A second competitor died Monday after apparently having had a heart attack during Sunday’s New York City Triathlon, prompting review of race protocol.
Sean O’Neal addresses concerns about The Onion’s new five-pages-per-month paid content system.
As debate goes on, amputee Oscar Pistorius will break barrier.
Mitt Romney’s front-runner perch is looking shaky.
At least wait until after breakfast to light up.
A.O. Scott on Robert Altman’s M*A*S*H:
Links for the Day: A collection of links to items that we hope will spark discussion. We encourage our readers to submit candidates for consideration to email@example.com and to converse in the comments section.
In a Better World is the sort of movie that wins the Best Foreign Language Film Oscar. This isn’t a compliment. Susanne Bier’s new Danish-Swedish globalization thriller exposes conflicts between cultures, countries, classes, and cohorts, and then promptly resolves them all.
One boy feels neglected because his father’s still mourning his mother’s death; another kid cries lonesome because his father’s away at work. Dad #2’s a humanitarian worker in Kenya, where a fat, laughing, monstrous black warlord (dead eye, maggot-ridden leg) smacks his lips over a woman. Back home the kids, upset over being bullied, lash out by building a bomb. Everyone eventually realizes their mistakes. No good person hurts in a way that can’t be healed. All wounds dissolve within renewed family bonds.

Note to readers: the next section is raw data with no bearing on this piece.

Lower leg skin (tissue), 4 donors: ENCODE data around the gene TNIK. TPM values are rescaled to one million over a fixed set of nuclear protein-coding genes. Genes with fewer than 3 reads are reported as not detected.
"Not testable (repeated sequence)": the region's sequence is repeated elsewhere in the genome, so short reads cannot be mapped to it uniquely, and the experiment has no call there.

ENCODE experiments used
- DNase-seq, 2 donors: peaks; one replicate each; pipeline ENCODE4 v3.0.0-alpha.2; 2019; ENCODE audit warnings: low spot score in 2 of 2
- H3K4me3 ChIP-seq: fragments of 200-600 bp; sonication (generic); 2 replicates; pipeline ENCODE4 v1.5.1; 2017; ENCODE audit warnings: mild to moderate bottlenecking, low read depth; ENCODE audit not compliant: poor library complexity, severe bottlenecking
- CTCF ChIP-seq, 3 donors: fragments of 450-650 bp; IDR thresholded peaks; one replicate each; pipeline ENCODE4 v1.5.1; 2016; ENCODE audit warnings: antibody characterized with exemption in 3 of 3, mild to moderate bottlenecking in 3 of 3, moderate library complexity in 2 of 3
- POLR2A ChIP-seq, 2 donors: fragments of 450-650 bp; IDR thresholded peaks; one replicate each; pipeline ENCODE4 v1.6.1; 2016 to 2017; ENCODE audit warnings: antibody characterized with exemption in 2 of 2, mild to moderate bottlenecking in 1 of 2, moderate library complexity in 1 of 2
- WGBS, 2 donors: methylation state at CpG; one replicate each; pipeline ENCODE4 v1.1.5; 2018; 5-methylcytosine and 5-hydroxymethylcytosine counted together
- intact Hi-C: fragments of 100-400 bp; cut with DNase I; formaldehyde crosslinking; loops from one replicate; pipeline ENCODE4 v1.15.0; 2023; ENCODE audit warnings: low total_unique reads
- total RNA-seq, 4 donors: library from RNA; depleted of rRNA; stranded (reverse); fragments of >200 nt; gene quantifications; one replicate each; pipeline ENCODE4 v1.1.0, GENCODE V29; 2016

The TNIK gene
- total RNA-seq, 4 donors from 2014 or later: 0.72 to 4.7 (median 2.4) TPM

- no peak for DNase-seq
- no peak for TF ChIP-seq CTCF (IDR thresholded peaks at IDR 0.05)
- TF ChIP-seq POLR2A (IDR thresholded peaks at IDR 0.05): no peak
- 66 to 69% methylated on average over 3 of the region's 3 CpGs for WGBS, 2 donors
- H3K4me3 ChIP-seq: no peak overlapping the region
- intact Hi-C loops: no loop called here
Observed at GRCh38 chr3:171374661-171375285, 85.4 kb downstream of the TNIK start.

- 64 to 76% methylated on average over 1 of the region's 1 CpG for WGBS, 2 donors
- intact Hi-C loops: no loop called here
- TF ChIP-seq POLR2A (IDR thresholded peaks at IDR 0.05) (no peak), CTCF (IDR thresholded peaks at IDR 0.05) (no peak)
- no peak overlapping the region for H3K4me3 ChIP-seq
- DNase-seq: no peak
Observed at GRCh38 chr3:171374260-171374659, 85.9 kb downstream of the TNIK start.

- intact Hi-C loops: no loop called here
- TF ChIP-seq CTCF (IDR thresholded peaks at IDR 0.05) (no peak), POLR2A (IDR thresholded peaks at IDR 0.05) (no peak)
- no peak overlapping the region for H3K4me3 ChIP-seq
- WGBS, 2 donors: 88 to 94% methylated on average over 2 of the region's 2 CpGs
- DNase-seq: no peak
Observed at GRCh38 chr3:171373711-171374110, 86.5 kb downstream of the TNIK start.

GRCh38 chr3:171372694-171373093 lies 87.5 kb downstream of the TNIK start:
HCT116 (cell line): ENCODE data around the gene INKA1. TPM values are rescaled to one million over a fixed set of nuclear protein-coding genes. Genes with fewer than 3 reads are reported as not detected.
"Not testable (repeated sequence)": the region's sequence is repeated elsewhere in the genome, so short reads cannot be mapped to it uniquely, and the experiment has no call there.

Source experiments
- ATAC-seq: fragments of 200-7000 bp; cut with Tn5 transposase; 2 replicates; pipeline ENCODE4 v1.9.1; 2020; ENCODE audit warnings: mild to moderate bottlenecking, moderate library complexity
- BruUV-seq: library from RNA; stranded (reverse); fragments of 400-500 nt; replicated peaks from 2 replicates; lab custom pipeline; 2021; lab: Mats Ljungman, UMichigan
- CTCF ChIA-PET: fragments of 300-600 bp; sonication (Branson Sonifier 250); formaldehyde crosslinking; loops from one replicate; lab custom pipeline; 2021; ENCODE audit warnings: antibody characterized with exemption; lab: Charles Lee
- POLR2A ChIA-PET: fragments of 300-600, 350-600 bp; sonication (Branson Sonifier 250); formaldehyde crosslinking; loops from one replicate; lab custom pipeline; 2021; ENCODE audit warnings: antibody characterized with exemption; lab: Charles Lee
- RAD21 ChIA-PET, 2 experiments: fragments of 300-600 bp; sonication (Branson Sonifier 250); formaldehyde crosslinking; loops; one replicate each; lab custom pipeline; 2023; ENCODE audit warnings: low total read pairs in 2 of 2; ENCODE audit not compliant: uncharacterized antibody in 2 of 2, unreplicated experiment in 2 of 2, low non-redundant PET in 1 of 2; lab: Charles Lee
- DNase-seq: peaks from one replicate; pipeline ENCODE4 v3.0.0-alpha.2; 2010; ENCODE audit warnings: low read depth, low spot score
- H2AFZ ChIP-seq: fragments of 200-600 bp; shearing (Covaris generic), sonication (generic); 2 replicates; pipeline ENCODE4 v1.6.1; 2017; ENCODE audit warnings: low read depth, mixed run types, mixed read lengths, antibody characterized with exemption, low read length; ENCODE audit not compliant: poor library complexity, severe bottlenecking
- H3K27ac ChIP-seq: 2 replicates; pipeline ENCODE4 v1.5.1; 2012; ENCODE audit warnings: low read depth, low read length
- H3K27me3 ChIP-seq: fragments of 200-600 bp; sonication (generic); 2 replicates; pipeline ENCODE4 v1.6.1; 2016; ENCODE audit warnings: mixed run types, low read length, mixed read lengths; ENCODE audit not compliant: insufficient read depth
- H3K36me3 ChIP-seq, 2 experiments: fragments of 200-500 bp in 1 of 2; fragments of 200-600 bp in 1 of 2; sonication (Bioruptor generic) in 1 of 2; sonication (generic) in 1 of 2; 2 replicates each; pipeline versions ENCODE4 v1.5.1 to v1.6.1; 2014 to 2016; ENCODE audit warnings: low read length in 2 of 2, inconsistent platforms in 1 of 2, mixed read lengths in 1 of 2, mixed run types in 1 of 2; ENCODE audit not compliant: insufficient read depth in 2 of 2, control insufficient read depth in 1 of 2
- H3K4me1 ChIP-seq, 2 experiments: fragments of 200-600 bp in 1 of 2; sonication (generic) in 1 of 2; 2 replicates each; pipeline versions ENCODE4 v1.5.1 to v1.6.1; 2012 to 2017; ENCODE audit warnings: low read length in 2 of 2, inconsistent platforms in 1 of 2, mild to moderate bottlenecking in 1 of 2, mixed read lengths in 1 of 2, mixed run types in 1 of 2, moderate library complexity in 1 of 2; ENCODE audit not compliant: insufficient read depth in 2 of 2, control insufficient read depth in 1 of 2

“Violence begets violence,” Monsieur Verdoux said, quite rightly. The dominant theme I’ve been noticing in many of this year’s festival movies is hope for peace begetting peace. They’re anti-vengeance films in which social structures cause conflict rather than individual actors, and in which the solution is to work on the system.
I’m going to start by jumping ahead a day. During Pedro Costa’s Regents’ Lecture (on Sunday, March 9, 2008), he spoke of his film project in Fountaínhas as akin to James Agee and Walker Evans’sLet Us Now Praise Famous Men. Costa sees Vanda Duarte and her family (her neighborhood, her blood) as, if not equivalent, similar heroes to those three tenant families that Agee and Evans found, and lived with, in the cotton belt of Alabama. To those familiar with both works this rings as a perfect analogy; I, for one, see how Costa’s films inherit the burden of Agee’s words opening his “Book Two” volume:
“...Then one fine day you realize that it’s better to see as little as possible. You have a sort of reduction, only it’s not a reduction; it’s a concentration and it actually says more. But you don’t do this immediately from one day to the next! You need patience. A sigh can become a novel.” So says Jean-Marie Straub in Where Does Your Hidden Smile Lie? Logical that this film (centered in Pedro Costa’s oeuvre) delivers on Straub’s observation: originally planned as an episode of Cinéastes de notre temps and ostensibly a film about how Straub and his late wife Danièle Huillet edited pictures together, Smile builds something magical and immense from its miniature, material means. This is a film about film, of course, but it understands film as a conversation—about searching, about understanding—as an opportunity for philosophy, we might say—and how all these elements build a working picture of marriage, too. It’s Costa’s version of the romantic comedy. And it works.
In between the two features screened on Sunday, Pedro Costa summed up what I see, so far, as his over-arching project: “It’s my dream, really, to recompose a bigger and bigger family.” Fitting that his debut feature, Blood (O Sangue), is, as James Quandt puts it, “a false start.”